‘Hygge’ – the Danish term for a lifestyle of cosy contentment and charming interiors—is the perfect word to describe the atmosphere of Salman Toor’s work. Imagine greeting a friend at the door of a tiny flat in downtown New York, a pair of trainers tucked neatly under a side table, and a book splayed out on a pink armchair. Or think of an intimate soirée, bathed in electric green light: bodies draped over each other cast long shadows on the wall, while empty wine glasses rest on stacks of books.
The striking detail of Toor’s paintings might remind us of the homely settings of many paintings from art history, from the peasant kitchens of Johannes Vermeer to the bedrooms and parlours of Pierre Bonnard. For Toor, creating these warm, interior spaces is particularly important. He makes the intimacy of queer gatherings feel at home in a predominately white, heteronormative tradition of oil painting, as well as revealing how his experience of being a migrant in America plays out in the space of the private. Here, we ask the painter some questions about what home means to him:
Where is home for you?
Home is where my loved ones are, and they are spread across borders and cultures. The idea of home is almost sacred in my work. Home is a place of repose, reflection and safety.
The Late Night Gathering, 2019. Oil on canvas. Courtesy of Nature Morte
Why does your apartment feature so frequently in your works?
I paint directly from imagination, without any references or models. I paint what I know. But the paintings are not always autobiographical. I often invent the interiors but they look like interiors I know well, mostly from tiny apartments in the bohemian East Village neighbourhood of downtown Manhattan where I live. I enjoy painting shelves, lamps, little fairy lights, and the cold light of smartphones. Painting is a way to create spaces I would like to live in. They are fantasies.
“Painting is a way to create spaces I would like to live in. They are fantasies.”
How do the private and the public come together in your art?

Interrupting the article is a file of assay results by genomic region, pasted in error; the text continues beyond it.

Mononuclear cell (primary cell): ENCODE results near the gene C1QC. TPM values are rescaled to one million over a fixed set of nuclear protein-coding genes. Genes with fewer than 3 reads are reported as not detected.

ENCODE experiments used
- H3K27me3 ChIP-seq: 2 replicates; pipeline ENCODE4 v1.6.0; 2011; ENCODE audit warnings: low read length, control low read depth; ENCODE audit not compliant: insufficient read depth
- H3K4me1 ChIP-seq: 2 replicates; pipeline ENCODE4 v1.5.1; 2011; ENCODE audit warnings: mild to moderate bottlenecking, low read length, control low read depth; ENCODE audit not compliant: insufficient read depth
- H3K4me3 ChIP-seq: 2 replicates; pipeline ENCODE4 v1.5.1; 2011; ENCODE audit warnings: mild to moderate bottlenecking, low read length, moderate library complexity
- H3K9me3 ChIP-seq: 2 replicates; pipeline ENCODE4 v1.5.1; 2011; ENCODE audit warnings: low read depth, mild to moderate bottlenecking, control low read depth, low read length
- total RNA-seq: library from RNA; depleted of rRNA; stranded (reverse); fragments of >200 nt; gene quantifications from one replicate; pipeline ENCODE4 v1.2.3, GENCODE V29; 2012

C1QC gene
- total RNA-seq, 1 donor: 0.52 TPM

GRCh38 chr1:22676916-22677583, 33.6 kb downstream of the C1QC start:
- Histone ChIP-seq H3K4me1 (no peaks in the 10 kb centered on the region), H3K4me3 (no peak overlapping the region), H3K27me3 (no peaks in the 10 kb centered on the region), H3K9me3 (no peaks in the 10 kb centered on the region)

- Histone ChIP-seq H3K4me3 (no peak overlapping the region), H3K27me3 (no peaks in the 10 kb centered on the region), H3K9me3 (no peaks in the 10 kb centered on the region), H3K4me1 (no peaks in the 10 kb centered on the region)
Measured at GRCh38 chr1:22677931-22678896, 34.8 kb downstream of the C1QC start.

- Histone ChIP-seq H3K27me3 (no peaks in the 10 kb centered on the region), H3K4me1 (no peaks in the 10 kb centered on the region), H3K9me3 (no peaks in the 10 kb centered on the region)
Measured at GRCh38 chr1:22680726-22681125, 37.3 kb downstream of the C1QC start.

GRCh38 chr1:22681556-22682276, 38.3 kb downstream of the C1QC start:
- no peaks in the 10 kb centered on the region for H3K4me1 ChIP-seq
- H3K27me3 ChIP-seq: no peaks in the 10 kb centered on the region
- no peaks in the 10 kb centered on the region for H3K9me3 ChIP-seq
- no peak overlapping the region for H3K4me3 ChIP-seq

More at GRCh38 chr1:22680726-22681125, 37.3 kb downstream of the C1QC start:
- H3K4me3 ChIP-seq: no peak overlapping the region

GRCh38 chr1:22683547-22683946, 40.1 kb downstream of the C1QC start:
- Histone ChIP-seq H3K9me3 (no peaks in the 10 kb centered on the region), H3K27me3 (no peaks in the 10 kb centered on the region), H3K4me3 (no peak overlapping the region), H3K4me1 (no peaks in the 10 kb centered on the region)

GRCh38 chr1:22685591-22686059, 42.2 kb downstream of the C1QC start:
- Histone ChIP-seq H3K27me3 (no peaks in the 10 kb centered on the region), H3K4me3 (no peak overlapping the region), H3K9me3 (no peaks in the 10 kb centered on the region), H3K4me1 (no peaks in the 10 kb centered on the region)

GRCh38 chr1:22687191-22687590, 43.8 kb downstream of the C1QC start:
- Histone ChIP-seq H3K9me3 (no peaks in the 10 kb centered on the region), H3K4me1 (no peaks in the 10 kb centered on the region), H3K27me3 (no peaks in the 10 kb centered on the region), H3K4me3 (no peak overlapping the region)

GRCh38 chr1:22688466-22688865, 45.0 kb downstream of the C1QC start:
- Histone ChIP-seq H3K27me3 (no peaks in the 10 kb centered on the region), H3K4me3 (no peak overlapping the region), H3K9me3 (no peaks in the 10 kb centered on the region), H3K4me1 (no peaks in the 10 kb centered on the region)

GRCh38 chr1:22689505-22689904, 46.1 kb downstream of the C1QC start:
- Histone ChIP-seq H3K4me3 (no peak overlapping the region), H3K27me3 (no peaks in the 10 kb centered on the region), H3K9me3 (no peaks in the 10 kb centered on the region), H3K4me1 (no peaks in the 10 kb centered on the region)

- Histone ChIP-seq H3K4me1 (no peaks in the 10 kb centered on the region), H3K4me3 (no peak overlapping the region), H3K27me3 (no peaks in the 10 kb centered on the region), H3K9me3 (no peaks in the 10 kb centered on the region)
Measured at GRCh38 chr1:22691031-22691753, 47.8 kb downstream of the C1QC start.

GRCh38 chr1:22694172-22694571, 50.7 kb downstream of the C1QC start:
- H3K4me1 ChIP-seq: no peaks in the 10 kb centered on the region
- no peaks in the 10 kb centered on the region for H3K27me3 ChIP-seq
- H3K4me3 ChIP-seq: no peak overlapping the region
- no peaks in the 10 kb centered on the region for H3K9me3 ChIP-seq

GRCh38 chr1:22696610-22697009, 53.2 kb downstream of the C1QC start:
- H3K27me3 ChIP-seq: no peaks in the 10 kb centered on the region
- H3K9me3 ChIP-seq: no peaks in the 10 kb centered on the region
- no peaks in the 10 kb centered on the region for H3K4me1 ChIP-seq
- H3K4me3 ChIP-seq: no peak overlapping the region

I like cosy, snug interiors. It is my personal lifestyle and design preference, I think. Bedrooms, living rooms, personal libraries, and the family dinner tables all find their way into my work. When I paint private spaces, I tend to think of the various centuries of European art history. I love the moderation and restraint of Dutch paintings, or the arrangement of figures in Diego Velazquez’s paintings, or the grave dignity in the faces painted by Peter Paul Rubens and other portrait painters. I think about the concept of public and private as being either in a fantastical agreement or in conflict with each other. In my work, the private is a place of refuge from the public, and sometimes the public invades or violates the private.
The Green Room, 2019. Oil on canvas. Courtesy of Nature Morte
How does colour play into your creation of intimate spaces?
Oftentimes my paintings demand a beautiful colour and my choice is completely an aesthetic one. I think of painting as an emotional exercise and colour is an emotional tool for me. For instance, the colour green has a poisonous nocturnal glamour; mauve and pastels are soporific; and cadmium yellow brings out a happy bright feeling. I paint fast and without a plan. Decisions are made on the spot and at times I make colour choices which don’t work so well, while combinations I never expected look really good. Chance plays a part in the process.
“In my work, the private is a place of refuge from the public, and sometimes the public invades or violates the private.“
Does your focus on interiors have any art historical precedents?
The history of European and Indian art is littered with interior scenes. Imagine the hundreds of Mughal portraits of royalty and courtiers sitting in comfortable homes with bolsters, latticed marble railings, young male attendants and hookahs all fitted neatly into the frame. Similarly, you will find domestic dramas unfolding gracefully in 17th century Dutch paintings – be it the quiet reading of letters, the discrete cheating of housemaids, or the Persian rug draped on a tabletop, hinting at international trade routes.
Salman Toor was born in Lahore in Pakistan in 1983 and holds a Masters in Fine Arts from the Pratt Institute in Brooklyn, New York. The recent solo exhibition – How Will I Know – at The Whitney marked the artist’s institutional debut.